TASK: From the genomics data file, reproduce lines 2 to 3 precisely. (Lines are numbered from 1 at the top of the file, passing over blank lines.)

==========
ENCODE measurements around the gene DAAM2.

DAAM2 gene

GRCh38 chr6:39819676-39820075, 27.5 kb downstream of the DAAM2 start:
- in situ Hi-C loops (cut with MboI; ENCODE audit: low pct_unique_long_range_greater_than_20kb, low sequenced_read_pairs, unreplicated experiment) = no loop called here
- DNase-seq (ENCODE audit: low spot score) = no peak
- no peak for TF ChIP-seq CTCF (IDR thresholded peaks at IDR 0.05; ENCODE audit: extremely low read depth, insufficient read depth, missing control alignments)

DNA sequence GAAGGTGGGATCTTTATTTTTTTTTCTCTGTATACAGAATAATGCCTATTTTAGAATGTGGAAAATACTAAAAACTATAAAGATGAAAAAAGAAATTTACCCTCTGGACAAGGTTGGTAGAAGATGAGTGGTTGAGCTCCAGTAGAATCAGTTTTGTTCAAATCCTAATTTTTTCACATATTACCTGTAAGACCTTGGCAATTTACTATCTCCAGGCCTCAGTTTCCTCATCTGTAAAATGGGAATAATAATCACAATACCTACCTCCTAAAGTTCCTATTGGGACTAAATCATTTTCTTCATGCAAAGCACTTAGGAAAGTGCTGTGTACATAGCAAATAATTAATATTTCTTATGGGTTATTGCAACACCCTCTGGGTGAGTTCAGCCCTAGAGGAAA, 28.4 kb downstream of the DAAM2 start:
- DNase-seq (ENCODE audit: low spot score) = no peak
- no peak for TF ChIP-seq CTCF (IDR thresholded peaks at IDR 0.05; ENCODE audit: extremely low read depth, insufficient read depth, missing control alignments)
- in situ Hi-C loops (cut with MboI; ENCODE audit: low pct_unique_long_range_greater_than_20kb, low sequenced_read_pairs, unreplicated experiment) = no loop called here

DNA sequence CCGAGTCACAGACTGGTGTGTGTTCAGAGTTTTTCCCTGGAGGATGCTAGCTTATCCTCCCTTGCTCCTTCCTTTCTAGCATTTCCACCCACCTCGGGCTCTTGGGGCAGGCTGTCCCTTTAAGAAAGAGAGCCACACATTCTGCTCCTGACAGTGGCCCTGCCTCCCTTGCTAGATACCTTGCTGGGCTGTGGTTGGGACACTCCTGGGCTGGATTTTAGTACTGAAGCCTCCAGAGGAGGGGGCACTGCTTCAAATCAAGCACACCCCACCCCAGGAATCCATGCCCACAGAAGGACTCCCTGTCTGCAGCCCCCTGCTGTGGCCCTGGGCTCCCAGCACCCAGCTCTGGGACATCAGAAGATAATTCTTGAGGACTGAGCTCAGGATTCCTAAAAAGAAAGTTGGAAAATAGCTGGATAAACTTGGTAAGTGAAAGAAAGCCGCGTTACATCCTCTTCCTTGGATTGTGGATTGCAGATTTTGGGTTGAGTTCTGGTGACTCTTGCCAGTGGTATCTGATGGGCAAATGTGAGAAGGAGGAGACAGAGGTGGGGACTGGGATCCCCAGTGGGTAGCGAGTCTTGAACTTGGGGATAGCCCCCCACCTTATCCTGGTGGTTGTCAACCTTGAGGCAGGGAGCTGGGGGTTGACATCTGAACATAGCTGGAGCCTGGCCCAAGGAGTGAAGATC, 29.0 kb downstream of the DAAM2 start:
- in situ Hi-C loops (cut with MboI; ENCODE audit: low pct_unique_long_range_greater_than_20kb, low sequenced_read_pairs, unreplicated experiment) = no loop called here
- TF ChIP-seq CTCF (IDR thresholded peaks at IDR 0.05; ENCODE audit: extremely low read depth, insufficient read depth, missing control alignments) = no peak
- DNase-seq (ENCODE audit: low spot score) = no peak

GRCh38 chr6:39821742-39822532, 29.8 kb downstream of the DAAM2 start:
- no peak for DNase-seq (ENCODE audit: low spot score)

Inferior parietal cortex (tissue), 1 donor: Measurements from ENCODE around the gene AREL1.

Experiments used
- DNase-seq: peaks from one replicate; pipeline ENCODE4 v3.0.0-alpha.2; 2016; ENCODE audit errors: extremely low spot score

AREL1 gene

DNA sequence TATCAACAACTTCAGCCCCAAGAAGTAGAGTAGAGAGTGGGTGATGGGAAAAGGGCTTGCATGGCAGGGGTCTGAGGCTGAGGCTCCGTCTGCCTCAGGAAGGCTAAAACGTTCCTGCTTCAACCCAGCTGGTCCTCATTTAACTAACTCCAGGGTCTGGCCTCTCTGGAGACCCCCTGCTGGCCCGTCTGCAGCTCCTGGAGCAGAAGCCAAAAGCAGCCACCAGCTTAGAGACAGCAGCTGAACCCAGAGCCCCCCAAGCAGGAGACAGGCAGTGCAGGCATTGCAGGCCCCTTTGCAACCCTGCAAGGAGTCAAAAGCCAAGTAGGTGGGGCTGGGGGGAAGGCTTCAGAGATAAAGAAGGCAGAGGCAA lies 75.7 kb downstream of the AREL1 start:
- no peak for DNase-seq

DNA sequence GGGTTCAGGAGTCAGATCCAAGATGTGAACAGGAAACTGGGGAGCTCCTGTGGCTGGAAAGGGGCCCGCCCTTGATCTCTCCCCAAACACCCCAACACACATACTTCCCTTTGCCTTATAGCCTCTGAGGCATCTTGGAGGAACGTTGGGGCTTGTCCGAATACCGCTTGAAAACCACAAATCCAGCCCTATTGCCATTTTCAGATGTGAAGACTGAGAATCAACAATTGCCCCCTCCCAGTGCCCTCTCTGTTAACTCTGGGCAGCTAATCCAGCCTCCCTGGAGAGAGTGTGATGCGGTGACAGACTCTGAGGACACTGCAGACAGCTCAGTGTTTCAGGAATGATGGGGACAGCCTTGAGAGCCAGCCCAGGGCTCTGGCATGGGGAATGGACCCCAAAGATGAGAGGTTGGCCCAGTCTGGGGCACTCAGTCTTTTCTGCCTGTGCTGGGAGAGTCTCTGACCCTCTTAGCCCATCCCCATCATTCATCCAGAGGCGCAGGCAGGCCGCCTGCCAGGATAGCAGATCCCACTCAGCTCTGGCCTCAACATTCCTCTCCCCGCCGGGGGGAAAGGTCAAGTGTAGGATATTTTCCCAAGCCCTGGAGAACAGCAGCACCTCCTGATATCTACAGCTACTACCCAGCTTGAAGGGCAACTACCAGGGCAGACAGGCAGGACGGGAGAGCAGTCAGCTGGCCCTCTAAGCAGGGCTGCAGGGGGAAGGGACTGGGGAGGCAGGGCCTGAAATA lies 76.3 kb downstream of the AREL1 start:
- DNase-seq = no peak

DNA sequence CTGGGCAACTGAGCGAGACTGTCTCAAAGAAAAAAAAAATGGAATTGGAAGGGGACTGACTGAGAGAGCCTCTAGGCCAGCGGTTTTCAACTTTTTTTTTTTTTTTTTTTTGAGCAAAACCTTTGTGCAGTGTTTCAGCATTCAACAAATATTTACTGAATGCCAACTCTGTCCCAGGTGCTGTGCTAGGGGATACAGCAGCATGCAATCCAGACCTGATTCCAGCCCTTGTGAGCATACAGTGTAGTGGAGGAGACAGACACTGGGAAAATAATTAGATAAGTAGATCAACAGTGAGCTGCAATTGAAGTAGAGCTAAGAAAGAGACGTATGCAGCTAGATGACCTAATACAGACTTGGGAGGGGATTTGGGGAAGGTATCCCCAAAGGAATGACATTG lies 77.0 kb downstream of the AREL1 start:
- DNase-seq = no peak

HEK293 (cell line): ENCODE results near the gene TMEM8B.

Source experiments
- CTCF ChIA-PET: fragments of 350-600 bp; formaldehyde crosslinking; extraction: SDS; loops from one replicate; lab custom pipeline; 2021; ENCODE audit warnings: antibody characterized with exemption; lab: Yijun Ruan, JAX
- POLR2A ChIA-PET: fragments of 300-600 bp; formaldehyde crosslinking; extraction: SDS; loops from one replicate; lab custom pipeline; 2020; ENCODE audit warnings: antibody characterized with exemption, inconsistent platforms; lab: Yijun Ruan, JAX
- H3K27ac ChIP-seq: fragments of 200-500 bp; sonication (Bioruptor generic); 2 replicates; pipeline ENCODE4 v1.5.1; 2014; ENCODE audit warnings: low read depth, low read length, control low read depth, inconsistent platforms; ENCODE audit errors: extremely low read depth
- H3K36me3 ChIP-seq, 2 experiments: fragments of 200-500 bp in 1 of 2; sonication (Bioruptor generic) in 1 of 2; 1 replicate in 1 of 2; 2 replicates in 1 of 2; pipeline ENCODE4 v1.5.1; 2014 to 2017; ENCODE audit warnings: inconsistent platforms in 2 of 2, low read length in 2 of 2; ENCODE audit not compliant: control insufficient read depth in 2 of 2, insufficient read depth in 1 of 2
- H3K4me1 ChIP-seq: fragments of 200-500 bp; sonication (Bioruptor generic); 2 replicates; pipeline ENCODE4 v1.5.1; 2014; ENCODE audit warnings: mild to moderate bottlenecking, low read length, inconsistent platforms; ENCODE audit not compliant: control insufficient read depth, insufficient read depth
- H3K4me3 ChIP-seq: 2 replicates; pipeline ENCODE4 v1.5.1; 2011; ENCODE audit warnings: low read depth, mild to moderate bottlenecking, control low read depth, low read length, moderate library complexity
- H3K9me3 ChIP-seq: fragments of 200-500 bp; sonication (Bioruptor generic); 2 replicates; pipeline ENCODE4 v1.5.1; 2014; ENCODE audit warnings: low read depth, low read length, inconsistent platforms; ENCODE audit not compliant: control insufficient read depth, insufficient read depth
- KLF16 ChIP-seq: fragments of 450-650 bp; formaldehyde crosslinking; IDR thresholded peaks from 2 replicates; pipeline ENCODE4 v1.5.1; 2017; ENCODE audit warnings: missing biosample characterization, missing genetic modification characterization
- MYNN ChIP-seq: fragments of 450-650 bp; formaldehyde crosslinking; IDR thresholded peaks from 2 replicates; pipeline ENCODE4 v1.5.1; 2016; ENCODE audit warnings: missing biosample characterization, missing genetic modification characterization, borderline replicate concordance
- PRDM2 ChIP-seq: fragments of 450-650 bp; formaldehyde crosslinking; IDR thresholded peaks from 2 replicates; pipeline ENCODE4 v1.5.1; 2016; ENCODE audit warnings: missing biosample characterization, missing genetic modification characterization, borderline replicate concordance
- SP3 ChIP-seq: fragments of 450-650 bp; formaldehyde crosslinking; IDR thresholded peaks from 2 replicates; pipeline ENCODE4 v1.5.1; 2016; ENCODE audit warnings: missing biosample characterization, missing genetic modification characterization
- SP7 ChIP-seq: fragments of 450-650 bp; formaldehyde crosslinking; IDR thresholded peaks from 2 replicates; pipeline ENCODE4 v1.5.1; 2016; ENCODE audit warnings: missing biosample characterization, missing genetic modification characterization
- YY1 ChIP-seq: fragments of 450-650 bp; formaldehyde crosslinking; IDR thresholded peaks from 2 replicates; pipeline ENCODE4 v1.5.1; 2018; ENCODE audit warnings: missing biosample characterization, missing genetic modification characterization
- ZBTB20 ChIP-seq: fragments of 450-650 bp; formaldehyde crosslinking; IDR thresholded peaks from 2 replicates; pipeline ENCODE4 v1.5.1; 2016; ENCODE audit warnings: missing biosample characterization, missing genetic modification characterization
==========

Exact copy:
DAAM2 gene

GRCh38 chr6:39819676-39820075, 27.5 kb downstream of the DAAM2 start: